Danish pharma firm faces EU antitrust probe


The European Commission has launched an investigation into possible anticompetitive behaviour by Danish drug company Lundbeck, just months after the conclusion of a lengthy inquiry into the pharmaceutical sector.

The firm, which developed anti-depressant medicine Citalopram, stands accused of hindering the entry of a generic form of the drug onto European markets. Lundbeck said it will cooperate with the investigation but insists it has broken no laws. 

Antitrust officials in Brussels said it would look at whether the company broke EU rules on restrictive business practices and abuse of a dominant market position. 

“The Commission in particular intends to investigate unilateral behaviour and agreements by Lundbeck which may hinder the entry of generic Citalopram into markets in the European Economic Area,” the EU executive said in a statement. 

It said that knowledge acquired during the pharmaceutical sector inquiry, specifically on ways in which originator companies obstruct the availability of generics, had helped inform its decision to target Lundbeck. 

The Commission said its investigation would be dealt with as a matter of priority, although it did not set a timeline for concluding the probe. 

A spokesperson for the company said it has “nothing to hide” and added that “all relevant national and EU competition legislation” had been abided by. 

Lundbeck said the investigation would have no influence on its financial results for 2009. Its shares traded up 1.8% in the immediate aftermath of the announcement in Brussels.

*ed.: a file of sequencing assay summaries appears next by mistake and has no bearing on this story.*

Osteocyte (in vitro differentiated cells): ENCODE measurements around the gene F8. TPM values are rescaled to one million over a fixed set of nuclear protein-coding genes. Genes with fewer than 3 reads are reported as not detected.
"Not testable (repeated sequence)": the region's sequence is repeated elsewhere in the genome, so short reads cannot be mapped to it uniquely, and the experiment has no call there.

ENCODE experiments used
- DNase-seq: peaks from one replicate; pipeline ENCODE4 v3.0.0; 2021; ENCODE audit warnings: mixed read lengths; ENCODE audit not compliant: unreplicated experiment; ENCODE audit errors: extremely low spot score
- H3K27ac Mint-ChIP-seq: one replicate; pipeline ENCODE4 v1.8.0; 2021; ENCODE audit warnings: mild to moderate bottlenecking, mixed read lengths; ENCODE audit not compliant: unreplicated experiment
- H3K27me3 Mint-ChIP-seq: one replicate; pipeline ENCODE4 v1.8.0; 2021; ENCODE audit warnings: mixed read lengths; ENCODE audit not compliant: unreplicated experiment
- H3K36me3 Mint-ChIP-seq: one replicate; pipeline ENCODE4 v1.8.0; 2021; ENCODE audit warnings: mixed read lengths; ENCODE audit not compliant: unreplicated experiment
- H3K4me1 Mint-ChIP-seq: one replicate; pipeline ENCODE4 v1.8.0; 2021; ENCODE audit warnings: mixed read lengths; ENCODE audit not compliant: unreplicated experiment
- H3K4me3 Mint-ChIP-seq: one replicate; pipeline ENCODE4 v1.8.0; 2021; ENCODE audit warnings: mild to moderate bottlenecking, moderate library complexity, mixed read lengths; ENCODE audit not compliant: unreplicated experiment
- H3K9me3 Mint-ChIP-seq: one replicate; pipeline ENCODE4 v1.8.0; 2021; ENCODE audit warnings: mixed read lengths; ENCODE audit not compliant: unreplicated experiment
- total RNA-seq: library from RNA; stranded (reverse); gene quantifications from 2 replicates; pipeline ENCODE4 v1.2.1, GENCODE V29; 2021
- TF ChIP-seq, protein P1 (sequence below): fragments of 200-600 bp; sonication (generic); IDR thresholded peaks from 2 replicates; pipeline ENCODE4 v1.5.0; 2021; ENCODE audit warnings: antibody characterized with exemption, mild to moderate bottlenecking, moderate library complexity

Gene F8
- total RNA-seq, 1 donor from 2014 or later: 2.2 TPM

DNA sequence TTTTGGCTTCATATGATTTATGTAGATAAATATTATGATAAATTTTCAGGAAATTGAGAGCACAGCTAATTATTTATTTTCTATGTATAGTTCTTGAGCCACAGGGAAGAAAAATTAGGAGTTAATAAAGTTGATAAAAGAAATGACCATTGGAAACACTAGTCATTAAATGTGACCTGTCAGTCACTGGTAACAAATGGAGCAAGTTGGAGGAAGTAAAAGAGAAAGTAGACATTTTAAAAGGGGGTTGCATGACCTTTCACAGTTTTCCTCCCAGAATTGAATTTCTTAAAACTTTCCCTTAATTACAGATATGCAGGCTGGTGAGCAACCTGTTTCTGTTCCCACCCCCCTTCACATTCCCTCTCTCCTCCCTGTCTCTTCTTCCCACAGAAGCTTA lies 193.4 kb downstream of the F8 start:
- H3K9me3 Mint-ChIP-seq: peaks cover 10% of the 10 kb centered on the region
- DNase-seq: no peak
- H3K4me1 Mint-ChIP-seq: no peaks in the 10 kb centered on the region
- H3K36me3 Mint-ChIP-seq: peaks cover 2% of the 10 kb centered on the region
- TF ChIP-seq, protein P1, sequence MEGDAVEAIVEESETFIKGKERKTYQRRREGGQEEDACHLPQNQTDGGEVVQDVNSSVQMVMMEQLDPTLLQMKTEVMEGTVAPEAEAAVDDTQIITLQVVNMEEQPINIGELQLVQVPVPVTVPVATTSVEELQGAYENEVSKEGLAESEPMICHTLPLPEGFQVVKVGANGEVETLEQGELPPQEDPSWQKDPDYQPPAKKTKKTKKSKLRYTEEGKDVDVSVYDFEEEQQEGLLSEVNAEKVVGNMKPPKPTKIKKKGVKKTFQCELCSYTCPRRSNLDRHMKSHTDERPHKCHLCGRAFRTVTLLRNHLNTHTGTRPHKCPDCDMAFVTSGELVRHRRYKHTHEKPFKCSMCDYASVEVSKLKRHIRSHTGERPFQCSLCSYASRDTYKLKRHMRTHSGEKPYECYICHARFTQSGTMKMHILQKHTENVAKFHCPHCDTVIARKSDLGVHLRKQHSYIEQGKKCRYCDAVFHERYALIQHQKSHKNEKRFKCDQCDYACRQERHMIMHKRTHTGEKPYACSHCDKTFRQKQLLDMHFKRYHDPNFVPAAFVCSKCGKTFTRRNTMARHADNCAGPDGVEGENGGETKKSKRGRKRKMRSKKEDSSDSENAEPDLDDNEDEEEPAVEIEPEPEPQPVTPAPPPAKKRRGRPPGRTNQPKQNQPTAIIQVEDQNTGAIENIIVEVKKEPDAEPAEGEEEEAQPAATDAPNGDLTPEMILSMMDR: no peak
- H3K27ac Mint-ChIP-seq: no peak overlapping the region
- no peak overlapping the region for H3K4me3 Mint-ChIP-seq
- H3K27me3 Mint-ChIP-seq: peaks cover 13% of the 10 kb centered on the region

The antitrust arm of the EU executive has repeatedly locked horns with big business in recent years, notably in its high-profile case against Microsoft and a separate decision to impose a record €1 billion fine on Intel for competition breaches (EURACTIV 14/05/09). 

Outgoing Competition Commissioner Neelie Kroes has had a fraught relationship with the pharmaceutical industry, conducting a robust probe into anticompetitive practices in the sector. 

Over a torrid two-year period, EU officials conducted dramatic dawn raids on the offices of blue-chip drug companies, much to the chagrin of industry leaders (EURACTIV 17/01/0926/11/08). 

A damning preliminary report was published in November 2008, which alleged that anti-competitive practices in the sector have hampered innovation and blocked the entry of cheap generics onto the European market (EURACTIV 28/11/08). 

However, the final version, published in July 2009, struck a less confrontational tone (EURACTIV 09/07/09). Kroes pulled no punches at the publication of the report, describing some deals between some firms as "rotten" and implying that companies effectively agree to delay the release of new drugs. 

The commissioner said last year that her officials would continue to investigate pharmaceutical companies on a case-by-case basis. 

The EU executive this week pledged to improve transparency in its antitrust procedures, publishing a series of documents designed to make competition cases more predictable for companies under investigation (EURACTIV 07/01/10). 

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